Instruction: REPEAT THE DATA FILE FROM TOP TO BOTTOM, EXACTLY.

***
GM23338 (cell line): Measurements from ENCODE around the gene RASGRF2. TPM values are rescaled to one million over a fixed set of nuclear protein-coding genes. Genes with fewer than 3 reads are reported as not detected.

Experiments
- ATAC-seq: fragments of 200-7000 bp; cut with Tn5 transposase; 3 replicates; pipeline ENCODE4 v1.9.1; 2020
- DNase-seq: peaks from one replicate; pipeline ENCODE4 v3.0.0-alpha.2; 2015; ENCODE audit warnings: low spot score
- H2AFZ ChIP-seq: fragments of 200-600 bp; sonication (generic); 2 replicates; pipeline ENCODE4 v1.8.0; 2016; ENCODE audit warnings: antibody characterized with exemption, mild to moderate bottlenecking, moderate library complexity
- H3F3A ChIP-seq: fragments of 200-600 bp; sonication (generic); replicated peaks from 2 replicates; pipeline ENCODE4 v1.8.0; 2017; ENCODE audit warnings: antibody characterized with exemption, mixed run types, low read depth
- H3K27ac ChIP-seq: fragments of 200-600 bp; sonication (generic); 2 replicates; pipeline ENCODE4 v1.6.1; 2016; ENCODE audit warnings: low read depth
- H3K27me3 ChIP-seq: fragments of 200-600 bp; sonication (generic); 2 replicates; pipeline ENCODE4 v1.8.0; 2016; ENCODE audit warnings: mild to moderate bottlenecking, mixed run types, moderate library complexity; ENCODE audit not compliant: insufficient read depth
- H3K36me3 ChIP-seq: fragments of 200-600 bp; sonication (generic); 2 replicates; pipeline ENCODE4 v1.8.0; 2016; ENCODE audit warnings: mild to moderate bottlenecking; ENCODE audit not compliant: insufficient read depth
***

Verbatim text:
GM23338 (cell line): Measurements from ENCODE around the gene RASGRF2. TPM values are rescaled to one million over a fixed set of nuclear protein-coding genes. Genes with fewer than 3 reads are reported as not detected.

Experiments
- ATAC-seq: fragments of 200-7000 bp; cut with Tn5 transposase; 3 replicates; pipeline ENCODE4 v1.9.1; 2020
- DNase-seq: peaks from one replicate; pipeline ENCODE4 v3.0.0-alpha.2; 2015; ENCODE audit warnings: low spot score
- H2AFZ ChIP-seq: fragments of 200-600 bp; sonication (generic); 2 replicates; pipeline ENCODE4 v1.8.0; 2016; ENCODE audit warnings: antibody characterized with exemption, mild to moderate bottlenecking, moderate library complexity
- H3F3A ChIP-seq: fragments of 200-600 bp; sonication (generic); replicated peaks from 2 replicates; pipeline ENCODE4 v1.8.0; 2017; ENCODE audit warnings: antibody characterized with exemption, mixed run types, low read depth
- H3K27ac ChIP-seq: fragments of 200-600 bp; sonication (generic); 2 replicates; pipeline ENCODE4 v1.6.1; 2016; ENCODE audit warnings: low read depth
- H3K27me3 ChIP-seq: fragments of 200-600 bp; sonication (generic); 2 replicates; pipeline ENCODE4 v1.8.0; 2016; ENCODE audit warnings: mild to moderate bottlenecking, mixed run types, moderate library complexity; ENCODE audit not compliant: insufficient read depth
- H3K36me3 ChIP-seq: fragments of 200-600 bp; sonication (generic); 2 replicates; pipeline ENCODE4 v1.8.0; 2016; ENCODE audit warnings: mild to moderate bottlenecking; ENCODE audit not compliant: insufficient read depth